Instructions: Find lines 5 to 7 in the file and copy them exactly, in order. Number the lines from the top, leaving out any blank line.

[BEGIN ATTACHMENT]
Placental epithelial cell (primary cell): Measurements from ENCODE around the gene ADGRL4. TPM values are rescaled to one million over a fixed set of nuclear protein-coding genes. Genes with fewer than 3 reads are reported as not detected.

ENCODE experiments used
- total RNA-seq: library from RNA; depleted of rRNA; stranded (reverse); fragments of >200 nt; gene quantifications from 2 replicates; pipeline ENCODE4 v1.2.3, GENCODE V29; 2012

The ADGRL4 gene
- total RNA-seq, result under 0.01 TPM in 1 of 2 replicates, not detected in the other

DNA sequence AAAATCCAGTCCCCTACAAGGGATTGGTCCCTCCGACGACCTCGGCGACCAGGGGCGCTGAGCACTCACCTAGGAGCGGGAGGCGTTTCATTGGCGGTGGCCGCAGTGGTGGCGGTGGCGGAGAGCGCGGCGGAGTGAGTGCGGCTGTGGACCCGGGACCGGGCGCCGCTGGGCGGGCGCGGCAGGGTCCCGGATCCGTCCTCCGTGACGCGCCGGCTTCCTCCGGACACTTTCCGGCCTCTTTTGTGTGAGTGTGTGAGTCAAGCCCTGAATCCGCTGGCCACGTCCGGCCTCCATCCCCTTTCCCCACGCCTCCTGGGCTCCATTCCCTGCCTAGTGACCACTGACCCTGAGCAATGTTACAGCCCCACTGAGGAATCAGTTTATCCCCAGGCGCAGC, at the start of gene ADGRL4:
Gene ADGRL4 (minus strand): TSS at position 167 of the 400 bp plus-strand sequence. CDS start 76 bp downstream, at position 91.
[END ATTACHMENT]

- total RNA-seq, result under 0.01 TPM in 1 of 2 replicates, not detected in the other

DNA sequence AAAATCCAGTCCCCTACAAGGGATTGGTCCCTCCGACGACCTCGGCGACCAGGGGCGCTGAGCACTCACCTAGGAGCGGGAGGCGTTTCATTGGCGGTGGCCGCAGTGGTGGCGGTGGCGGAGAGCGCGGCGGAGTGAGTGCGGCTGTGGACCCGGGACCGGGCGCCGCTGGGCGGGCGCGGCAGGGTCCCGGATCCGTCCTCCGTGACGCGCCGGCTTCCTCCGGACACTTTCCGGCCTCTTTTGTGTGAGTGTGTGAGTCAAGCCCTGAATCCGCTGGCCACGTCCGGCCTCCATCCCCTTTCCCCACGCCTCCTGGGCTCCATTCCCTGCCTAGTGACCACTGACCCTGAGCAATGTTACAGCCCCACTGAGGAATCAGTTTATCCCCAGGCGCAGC, at the start of gene ADGRL4:
Gene ADGRL4 (minus strand): TSS at position 167 of the 400 bp plus-strand sequence. CDS start 76 bp downstream, at position 91.